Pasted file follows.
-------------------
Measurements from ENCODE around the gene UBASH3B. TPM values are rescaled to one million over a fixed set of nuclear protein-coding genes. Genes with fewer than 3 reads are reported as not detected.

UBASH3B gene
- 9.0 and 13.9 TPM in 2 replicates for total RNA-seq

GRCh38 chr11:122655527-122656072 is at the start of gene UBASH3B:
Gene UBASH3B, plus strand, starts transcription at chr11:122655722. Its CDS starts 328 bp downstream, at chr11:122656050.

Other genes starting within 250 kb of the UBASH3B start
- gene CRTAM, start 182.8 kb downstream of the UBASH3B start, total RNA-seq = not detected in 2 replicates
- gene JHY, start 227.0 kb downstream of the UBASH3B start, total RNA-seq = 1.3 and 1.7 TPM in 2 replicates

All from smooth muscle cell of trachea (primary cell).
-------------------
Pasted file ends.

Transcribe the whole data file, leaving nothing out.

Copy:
Measurements from ENCODE around the gene UBASH3B. TPM values are rescaled to one million over a fixed set of nuclear protein-coding genes. Genes with fewer than 3 reads are reported as not detected.

UBASH3B gene
- 9.0 and 13.9 TPM in 2 replicates for total RNA-seq

GRCh38 chr11:122655527-122656072 is at the start of gene UBASH3B:
Gene UBASH3B, plus strand, starts transcription at chr11:122655722. Its CDS starts 328 bp downstream, at chr11:122656050.

Other genes starting within 250 kb of the UBASH3B start
- gene CRTAM, start 182.8 kb downstream of the UBASH3B start, total RNA-seq = not detected in 2 replicates
- gene JHY, start 227.0 kb downstream of the UBASH3B start, total RNA-seq = 1.3 and 1.7 TPM in 2 replicates

All from smooth muscle cell of trachea (primary cell).